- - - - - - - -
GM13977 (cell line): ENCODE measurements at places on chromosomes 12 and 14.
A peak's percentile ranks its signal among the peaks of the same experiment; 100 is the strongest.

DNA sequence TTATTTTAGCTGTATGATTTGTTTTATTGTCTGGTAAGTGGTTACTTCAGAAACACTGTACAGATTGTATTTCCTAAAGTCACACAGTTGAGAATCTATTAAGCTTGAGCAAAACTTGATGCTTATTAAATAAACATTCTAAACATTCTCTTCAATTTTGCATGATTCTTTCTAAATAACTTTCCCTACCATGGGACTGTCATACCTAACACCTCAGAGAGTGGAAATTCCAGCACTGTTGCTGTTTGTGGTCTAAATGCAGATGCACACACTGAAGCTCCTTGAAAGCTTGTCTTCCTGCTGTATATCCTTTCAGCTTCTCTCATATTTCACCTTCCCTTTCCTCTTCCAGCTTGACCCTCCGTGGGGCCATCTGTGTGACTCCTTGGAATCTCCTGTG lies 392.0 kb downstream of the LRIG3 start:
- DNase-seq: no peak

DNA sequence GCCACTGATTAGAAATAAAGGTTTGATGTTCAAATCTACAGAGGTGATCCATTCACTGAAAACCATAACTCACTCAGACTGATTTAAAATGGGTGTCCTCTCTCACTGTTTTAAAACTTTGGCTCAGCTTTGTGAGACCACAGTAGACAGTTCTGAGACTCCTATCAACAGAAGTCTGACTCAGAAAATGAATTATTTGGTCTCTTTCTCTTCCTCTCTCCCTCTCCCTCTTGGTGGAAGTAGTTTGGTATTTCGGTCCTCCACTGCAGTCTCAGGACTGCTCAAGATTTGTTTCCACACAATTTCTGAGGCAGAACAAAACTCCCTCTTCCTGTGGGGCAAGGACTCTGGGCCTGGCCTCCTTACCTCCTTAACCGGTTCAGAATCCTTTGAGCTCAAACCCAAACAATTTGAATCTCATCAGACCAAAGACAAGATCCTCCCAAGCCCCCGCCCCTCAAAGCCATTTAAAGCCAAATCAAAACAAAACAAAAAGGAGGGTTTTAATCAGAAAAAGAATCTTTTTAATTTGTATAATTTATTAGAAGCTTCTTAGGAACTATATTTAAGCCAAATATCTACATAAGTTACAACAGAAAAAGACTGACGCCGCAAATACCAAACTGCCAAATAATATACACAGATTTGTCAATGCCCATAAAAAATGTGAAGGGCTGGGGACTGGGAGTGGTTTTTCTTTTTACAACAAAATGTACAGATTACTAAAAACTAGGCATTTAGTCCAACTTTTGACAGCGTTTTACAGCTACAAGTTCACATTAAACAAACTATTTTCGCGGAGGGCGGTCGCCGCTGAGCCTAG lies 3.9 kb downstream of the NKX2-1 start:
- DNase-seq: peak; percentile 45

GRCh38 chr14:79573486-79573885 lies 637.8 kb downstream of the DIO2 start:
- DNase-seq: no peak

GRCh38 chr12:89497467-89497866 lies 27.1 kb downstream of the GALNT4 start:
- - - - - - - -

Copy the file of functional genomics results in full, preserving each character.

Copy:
GM13977 (cell line): ENCODE measurements at places on chromosomes 12 and 14.
A peak's percentile ranks its signal among the peaks of the same experiment; 100 is the strongest.

DNA sequence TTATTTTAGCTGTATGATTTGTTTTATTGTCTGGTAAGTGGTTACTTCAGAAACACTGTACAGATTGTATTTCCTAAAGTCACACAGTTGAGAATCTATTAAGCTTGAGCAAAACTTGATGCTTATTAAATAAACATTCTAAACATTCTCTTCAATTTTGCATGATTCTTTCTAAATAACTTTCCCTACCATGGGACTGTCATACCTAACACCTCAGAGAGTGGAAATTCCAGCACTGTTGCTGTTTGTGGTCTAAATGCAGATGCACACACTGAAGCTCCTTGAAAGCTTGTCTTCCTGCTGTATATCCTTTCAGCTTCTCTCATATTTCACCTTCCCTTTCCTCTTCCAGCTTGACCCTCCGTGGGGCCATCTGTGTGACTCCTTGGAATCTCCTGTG lies 392.0 kb downstream of the LRIG3 start:
- DNase-seq: no peak

DNA sequence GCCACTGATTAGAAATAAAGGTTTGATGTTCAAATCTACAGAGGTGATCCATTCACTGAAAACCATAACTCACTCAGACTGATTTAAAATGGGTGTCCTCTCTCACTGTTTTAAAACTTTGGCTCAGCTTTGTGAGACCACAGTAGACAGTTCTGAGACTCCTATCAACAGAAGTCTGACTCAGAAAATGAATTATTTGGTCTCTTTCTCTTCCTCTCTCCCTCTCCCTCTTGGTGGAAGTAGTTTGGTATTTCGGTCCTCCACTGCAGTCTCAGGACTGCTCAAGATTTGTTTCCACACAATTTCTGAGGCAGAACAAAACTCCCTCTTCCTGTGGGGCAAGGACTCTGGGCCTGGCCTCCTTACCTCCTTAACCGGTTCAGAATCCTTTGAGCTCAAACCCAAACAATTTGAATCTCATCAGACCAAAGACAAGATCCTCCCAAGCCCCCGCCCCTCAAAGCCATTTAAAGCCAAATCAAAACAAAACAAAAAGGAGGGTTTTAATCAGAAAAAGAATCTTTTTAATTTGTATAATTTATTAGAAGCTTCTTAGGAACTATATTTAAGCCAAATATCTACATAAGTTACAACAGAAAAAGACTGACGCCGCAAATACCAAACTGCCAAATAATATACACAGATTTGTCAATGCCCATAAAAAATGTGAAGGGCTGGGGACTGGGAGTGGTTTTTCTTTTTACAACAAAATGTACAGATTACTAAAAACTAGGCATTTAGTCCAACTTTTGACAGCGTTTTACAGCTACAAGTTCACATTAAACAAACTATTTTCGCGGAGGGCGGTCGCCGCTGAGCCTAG lies 3.9 kb downstream of the NKX2-1 start:
- DNase-seq: peak; percentile 45

GRCh38 chr14:79573486-79573885 lies 637.8 kb downstream of the DIO2 start:
- DNase-seq: no peak

GRCh38 chr12:89497467-89497866 lies 27.1 kb downstream of the GALNT4 start: